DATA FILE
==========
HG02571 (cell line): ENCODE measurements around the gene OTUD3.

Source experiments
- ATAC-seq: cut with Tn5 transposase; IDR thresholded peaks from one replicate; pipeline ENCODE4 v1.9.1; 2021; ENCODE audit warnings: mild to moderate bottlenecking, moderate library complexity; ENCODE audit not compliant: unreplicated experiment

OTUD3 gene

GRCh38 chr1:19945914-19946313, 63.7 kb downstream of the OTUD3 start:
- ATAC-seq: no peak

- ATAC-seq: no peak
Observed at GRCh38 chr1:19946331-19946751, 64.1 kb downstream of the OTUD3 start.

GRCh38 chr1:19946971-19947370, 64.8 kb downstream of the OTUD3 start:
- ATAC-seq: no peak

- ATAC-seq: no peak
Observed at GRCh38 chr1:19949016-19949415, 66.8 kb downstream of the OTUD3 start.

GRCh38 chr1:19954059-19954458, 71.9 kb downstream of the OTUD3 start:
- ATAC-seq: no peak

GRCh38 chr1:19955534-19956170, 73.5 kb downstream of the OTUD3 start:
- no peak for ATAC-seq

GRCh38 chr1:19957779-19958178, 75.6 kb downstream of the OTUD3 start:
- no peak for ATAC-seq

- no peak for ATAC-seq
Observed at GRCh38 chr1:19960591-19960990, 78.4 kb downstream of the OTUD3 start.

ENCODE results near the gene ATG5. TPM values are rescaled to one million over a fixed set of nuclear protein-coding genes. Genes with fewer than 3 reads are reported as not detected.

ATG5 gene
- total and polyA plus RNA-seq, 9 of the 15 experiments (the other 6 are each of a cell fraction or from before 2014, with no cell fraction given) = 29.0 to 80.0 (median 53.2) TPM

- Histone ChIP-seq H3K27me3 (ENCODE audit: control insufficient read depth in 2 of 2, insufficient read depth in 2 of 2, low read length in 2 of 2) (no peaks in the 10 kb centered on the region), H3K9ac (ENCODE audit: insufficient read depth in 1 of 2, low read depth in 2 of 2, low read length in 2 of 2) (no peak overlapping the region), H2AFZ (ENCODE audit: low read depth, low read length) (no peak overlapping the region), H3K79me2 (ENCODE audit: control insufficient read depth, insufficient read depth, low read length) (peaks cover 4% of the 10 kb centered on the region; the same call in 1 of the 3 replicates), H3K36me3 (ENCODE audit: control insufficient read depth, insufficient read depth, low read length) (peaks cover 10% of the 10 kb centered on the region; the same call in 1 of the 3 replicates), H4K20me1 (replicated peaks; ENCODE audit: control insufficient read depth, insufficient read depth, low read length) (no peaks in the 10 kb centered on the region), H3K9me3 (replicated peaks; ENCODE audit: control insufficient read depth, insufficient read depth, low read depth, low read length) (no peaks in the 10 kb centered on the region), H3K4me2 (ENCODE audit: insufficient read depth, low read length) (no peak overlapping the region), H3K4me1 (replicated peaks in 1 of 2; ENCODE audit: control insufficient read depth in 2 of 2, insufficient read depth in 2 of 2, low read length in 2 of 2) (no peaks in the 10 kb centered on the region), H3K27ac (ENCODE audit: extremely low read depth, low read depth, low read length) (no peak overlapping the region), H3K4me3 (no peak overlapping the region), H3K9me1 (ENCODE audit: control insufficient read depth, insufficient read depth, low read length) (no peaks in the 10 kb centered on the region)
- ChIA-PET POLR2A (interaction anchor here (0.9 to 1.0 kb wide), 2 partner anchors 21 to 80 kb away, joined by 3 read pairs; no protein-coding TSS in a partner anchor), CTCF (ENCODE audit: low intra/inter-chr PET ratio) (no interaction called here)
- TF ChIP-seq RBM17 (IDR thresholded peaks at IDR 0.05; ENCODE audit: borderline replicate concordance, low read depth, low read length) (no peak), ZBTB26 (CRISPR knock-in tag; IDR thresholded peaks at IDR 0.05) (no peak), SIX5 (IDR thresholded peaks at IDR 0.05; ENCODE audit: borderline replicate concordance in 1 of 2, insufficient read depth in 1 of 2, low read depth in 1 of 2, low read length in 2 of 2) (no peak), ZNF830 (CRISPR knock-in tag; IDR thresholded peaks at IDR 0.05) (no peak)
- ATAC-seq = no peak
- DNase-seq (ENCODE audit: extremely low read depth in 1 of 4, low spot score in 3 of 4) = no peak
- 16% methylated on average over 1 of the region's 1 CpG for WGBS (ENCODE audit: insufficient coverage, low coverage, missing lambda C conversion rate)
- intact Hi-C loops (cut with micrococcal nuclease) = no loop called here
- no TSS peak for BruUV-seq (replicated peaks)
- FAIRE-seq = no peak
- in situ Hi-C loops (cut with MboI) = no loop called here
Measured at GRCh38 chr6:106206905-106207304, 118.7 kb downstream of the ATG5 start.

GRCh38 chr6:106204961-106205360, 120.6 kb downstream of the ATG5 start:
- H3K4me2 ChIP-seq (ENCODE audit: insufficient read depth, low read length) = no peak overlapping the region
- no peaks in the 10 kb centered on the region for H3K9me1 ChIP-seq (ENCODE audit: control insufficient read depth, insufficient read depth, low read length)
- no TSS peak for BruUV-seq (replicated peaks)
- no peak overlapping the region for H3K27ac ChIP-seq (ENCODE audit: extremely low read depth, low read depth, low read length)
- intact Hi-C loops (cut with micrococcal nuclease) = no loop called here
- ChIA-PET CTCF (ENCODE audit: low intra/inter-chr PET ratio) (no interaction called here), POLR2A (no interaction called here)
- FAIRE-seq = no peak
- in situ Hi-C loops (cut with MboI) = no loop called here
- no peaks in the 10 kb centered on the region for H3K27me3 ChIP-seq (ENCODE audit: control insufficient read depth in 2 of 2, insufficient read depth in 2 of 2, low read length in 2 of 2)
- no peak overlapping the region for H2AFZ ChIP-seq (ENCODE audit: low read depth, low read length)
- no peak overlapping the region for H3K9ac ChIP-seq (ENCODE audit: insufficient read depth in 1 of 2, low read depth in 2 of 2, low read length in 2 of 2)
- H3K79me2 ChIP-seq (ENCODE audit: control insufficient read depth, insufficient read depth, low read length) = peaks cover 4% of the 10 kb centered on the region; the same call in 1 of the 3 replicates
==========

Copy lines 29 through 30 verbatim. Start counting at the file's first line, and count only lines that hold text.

- 16% methylated on average over 1 of the region's 1 CpG for WGBS (ENCODE audit: insufficient coverage, low coverage, missing lambda C conversion rate)
- intact Hi-C loops (cut with micrococcal nuclease) = no loop called here